In late-stage trials, an antiviral pill reduced the risk of Covid-19 patients being hospitalized by half and dramatically reduced the risk of death, raising hopes for a new weapon in the virus’s arsenal.
The pill, molnupiravir, was primarily developed to treat influenza, but human trials have shown that it is also effective at reducing Covid-19-related deaths and hospitalizations.
Merck and Ridgeback Therapeutics will seek emergency use authorization in the US as soon as possible, and will submit their data to regulators around the world.
Throughout the pandemic, a simple pill that can be taken at home to stop the disease in its tracks has been a major goal. Until now, the only antiviral licenced to treat Covid-19 was remdesivir, but it has to be given intravenously and the results have been disappointing.
Other antivirals are being developed as well, including some that are specifically targeted at Covid-19, such as a pill that Pfizer is currently testing.
Merck expressed optimism that molnupiravir, which is named after Thor’s hammer Mjolnir, could become an important pandemic medicine.
In the trial, 775 patients with at least one risk factor for severe illness from all over the world, including the United Kingdom, started taking the drug within 5 days of the first onset of Covid-19 symptoms.
In the placebo group, 14.1 percent of patients (53 of 377 people) were admitted to the hospital, compared to 7.3 percent (28 of 385 people) in the molnupiravir group. During the trial, eight people died, none of whom were in the molnupiravir group.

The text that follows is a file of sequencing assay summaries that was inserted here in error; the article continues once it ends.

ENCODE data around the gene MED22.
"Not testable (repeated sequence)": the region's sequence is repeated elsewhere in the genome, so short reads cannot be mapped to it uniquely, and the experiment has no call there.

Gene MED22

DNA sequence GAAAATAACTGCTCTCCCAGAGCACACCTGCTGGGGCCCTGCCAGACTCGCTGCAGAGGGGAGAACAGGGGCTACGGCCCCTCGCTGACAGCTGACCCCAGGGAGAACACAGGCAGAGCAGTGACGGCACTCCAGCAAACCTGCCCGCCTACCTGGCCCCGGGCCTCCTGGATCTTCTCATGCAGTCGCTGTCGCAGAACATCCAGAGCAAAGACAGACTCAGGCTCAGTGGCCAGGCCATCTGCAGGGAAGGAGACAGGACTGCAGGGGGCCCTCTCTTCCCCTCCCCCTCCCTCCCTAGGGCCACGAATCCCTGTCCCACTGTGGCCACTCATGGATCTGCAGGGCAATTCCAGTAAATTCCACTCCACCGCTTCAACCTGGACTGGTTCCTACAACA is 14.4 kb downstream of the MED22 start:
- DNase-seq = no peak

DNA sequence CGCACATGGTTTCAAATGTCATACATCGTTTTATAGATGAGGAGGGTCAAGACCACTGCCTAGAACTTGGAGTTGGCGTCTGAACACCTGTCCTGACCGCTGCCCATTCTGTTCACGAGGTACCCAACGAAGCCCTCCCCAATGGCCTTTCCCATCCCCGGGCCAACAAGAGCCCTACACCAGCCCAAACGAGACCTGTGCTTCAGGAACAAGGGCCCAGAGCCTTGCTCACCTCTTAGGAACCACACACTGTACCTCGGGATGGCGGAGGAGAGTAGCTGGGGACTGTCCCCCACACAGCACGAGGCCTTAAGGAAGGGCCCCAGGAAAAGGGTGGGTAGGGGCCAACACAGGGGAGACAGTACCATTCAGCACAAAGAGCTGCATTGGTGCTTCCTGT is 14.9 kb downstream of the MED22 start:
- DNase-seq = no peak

Because of how effective the drug was proving, the trial was called off early. The information was published in a press release and has not been peer-reviewed. There were no serious side effects reported, and the placebo and molnupiravir groups experienced similar levels of adverse reactions.
Experts hailed the findings as “exciting” and “hugely promising” in terms of combating Covid-19 in the long run.
Professor Penny Ward, visiting professor in Pharmaceutical Medicine at King’s College London, told The Telegraph:
“The fact of the matter is that vaccines are not enough, and if we are going to control this outbreak, we need to effectively use every mechanism at our disposal.
“If it’s safe enough, this pill could be made available, for example, in community pharmacies… It’s a good day.”
According to the developers, the drug works by effectively stopping the virus from replicating in the body and is effective against a variety of variants.
Professor Peter Horby, emerging infectious diseases expert at the University of Oxford, said: “A safe, affordable, and effective oral antiviral would be a huge advance in the fight against Covid… these interim results are very encouraging.”
However, the researchers cautioned that more data was required, and that it would be critical to collect more information on side effects as well as the potential for antiviral drug resistance in the future.
If molnupiravir is approved by regulators, the US has already pre-ordered 1.7 million doses. Merck, known as MSD in the rest of the world, said it is in talks with several other governments and has entered licencing agreements with generic drug manufacturers to develop the drug for use in low- and middle-income countries.
Image Credit: Getty